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ALS Ice Bucket Challenge Prompts A Deeper Look at Stem Cell Research

Anthony-Quintano-CC

Gene Tarne - published on 09/09/14


language had been removed  from the primer.

In marked contrast to the distancing from hESCR, the statement all but embraced non-embryonic stem cell research, especially research using (iPSCs):

“The ALS Association primarily funds adult stem cell research … Many labs have replaced ESCs with induced pluripotent stem cells (iPS cells). These iPS cells begin as adult human skin cells but are then reprogrammed to become stem cells, which are then ready to become other cells types (emphasis in the original)”.

There’s good reason why ALSA would want to emphasize support for adult and iPSC research: this research is proving the most promising in leading to clinical trials and in providing real therapeutic benefits for patients, despite all the hype that for more than a decade has exaggerated the medical potential of hESCR to cure any number of diseases and conditions.  

Another organization focusing on ALS, the ALS Therapy Development Institute, describes itself as the “#1 nonprofit biotechnology organization dedicated to developing effective treatments for ALS.” A reporter for the Massachusetts Citizens for Life blogspot called ALSTDI to ask if it funds hESCR and was told “they (ALSTDI) do not do any research with embryonic stem cells because they think induced pluripotent adult stem cells are the best avenue to a cure.”

Already, researchers are enrolling ALS patients for using adult stem cells. One of those trials is in collaboration with BrainStorm Therapeutics, an Israeli company. BrainStorm has already seen positive results in a separate trial using adult stem cells.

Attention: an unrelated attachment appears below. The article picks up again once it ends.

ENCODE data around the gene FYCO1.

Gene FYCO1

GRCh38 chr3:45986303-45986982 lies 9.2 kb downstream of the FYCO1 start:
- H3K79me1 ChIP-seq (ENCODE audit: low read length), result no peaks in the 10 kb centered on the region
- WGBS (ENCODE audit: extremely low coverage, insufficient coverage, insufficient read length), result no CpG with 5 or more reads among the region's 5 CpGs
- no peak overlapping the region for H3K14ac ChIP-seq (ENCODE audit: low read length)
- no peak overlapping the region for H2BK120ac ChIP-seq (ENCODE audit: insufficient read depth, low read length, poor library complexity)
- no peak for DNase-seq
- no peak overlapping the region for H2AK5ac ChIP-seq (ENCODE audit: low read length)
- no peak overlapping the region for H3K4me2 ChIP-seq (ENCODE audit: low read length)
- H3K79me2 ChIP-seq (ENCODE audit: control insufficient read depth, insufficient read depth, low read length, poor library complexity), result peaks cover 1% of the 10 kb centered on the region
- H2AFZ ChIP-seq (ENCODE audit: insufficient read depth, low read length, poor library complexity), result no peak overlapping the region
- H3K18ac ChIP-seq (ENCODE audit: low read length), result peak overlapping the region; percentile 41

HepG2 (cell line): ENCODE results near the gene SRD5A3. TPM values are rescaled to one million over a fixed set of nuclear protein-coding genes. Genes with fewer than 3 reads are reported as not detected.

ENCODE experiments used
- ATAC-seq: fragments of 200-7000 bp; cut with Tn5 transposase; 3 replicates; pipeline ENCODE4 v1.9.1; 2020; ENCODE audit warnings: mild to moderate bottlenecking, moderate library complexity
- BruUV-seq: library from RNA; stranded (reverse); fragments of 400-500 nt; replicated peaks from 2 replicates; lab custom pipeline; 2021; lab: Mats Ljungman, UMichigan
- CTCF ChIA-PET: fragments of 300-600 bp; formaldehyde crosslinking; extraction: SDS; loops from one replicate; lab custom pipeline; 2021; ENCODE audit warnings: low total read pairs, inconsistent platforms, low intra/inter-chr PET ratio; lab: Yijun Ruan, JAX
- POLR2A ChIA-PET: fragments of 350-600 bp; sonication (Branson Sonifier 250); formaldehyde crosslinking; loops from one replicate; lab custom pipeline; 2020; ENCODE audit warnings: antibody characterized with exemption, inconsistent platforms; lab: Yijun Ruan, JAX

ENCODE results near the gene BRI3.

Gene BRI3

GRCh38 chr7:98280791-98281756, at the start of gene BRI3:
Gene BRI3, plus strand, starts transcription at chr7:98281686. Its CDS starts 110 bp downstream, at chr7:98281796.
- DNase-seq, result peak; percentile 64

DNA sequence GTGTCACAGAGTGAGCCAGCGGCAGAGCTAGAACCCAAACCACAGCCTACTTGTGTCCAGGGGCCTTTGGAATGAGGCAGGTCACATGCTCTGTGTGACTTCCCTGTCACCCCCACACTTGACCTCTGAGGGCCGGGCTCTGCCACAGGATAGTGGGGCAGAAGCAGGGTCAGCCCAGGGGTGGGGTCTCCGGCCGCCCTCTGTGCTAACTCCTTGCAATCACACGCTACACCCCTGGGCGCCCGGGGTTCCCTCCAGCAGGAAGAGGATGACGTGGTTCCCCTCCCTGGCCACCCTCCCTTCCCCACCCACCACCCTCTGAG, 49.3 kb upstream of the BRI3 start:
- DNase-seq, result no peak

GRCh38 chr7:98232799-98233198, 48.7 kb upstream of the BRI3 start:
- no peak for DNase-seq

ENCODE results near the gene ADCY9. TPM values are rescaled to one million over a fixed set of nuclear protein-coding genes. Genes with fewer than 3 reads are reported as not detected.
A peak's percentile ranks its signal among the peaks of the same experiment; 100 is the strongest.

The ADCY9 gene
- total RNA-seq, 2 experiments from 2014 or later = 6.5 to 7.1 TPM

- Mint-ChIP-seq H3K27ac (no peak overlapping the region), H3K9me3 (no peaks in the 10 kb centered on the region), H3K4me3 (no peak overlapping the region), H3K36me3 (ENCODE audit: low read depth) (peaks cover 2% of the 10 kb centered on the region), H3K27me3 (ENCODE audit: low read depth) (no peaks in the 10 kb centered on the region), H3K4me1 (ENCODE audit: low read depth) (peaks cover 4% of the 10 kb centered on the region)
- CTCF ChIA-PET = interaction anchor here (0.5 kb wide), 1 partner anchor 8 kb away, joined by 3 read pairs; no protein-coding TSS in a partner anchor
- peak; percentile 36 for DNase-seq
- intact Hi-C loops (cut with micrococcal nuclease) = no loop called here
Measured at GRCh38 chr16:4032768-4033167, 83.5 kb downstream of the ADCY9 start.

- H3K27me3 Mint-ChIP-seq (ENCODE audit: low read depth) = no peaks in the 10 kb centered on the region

In animal models, researchers have used iPSCs to treat ALS, with very positive results.

As far back as 2008, researchers using the iPSC process took skin cells from an ALS patient to produce motor neurons and glia, giving researchers an abundant supply of cells carrying the genetic defects associated with ALS to study the progression of the disease. One report called this “a veritable godsend for ALS research.”

More recently, another team of researchers did the same with Down Syndrome patients, giving them a supply of cells to model the disease and enabling the researchers to gain new insights into the origin and development of Down. According to one of the researchers, “the advent of induced pluripotent stem cell technology has created exciting new approaches to model neurodevelopmental and neurodegenerative diseases for the study of pathogenesis and for drug screening.”

And not just for neurological diseases; the iPSC process is being used to create patient specific stem cells to create models to study other types of disease as well, greatly enhancing progress in the field of regenerative medicine.     

Adult stem cells have also provided therapeutic benefits for a whole host of diseases and conditions, including heart disease, Type 1 diabetesParkinson’s, MS, spinal cord injury and many others.

Adult stem cells have also been used to generate whole organs, including tracheas (one of which was used to replace a patient’s cancerous trachea, saving his life);  nose, ears, tear ducts and blood vessels; bladders, and a rudimentary liver, among other developments.

In marked contrast, hESC have been tested in human patients in only three experimental clinical trials.  Two of those trials tested hESCs on two different forms of macular degeneration; the trials are ongoing, and no valid results have been reported.

A third trial using hESCs was to treat patients with spinal cord injury.” The trial began in October, 2010, but was halted just over a year later

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